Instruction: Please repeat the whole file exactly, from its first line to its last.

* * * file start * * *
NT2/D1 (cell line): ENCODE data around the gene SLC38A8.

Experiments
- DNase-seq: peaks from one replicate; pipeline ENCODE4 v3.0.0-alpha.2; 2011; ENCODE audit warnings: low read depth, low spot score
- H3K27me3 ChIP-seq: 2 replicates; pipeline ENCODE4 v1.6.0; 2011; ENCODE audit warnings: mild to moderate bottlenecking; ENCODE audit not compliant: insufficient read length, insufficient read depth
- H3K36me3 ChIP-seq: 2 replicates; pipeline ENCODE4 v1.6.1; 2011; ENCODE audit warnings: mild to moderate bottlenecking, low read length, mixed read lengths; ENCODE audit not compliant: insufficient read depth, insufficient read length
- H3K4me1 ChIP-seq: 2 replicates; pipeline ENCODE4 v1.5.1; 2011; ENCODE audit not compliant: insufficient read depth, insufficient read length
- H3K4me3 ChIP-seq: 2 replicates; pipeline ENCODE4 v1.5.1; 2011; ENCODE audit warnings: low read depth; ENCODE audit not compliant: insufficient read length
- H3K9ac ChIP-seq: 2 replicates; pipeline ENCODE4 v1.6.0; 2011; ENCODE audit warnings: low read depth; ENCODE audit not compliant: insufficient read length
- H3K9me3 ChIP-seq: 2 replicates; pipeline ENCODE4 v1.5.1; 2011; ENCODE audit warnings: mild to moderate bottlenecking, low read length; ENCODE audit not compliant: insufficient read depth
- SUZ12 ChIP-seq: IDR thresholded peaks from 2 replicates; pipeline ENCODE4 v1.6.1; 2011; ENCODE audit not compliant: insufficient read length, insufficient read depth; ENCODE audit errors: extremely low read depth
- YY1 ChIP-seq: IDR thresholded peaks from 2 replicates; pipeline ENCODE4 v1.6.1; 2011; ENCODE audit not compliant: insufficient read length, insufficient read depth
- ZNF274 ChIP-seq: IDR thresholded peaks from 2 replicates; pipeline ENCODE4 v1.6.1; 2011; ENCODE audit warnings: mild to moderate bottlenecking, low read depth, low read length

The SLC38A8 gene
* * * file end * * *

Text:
NT2/D1 (cell line): ENCODE data around the gene SLC38A8.

Experiments
- DNase-seq: peaks from one replicate; pipeline ENCODE4 v3.0.0-alpha.2; 2011; ENCODE audit warnings: low read depth, low spot score
- H3K27me3 ChIP-seq: 2 replicates; pipeline ENCODE4 v1.6.0; 2011; ENCODE audit warnings: mild to moderate bottlenecking; ENCODE audit not compliant: insufficient read length, insufficient read depth
- H3K36me3 ChIP-seq: 2 replicates; pipeline ENCODE4 v1.6.1; 2011; ENCODE audit warnings: mild to moderate bottlenecking, low read length, mixed read lengths; ENCODE audit not compliant: insufficient read depth, insufficient read length
- H3K4me1 ChIP-seq: 2 replicates; pipeline ENCODE4 v1.5.1; 2011; ENCODE audit not compliant: insufficient read depth, insufficient read length
- H3K4me3 ChIP-seq: 2 replicates; pipeline ENCODE4 v1.5.1; 2011; ENCODE audit warnings: low read depth; ENCODE audit not compliant: insufficient read length
- H3K9ac ChIP-seq: 2 replicates; pipeline ENCODE4 v1.6.0; 2011; ENCODE audit warnings: low read depth; ENCODE audit not compliant: insufficient read length
- H3K9me3 ChIP-seq: 2 replicates; pipeline ENCODE4 v1.5.1; 2011; ENCODE audit warnings: mild to moderate bottlenecking, low read length; ENCODE audit not compliant: insufficient read depth
- SUZ12 ChIP-seq: IDR thresholded peaks from 2 replicates; pipeline ENCODE4 v1.6.1; 2011; ENCODE audit not compliant: insufficient read length, insufficient read depth; ENCODE audit errors: extremely low read depth
- YY1 ChIP-seq: IDR thresholded peaks from 2 replicates; pipeline ENCODE4 v1.6.1; 2011; ENCODE audit not compliant: insufficient read length, insufficient read depth
- ZNF274 ChIP-seq: IDR thresholded peaks from 2 replicates; pipeline ENCODE4 v1.6.1; 2011; ENCODE audit warnings: mild to moderate bottlenecking, low read depth, low read length

The SLC38A8 gene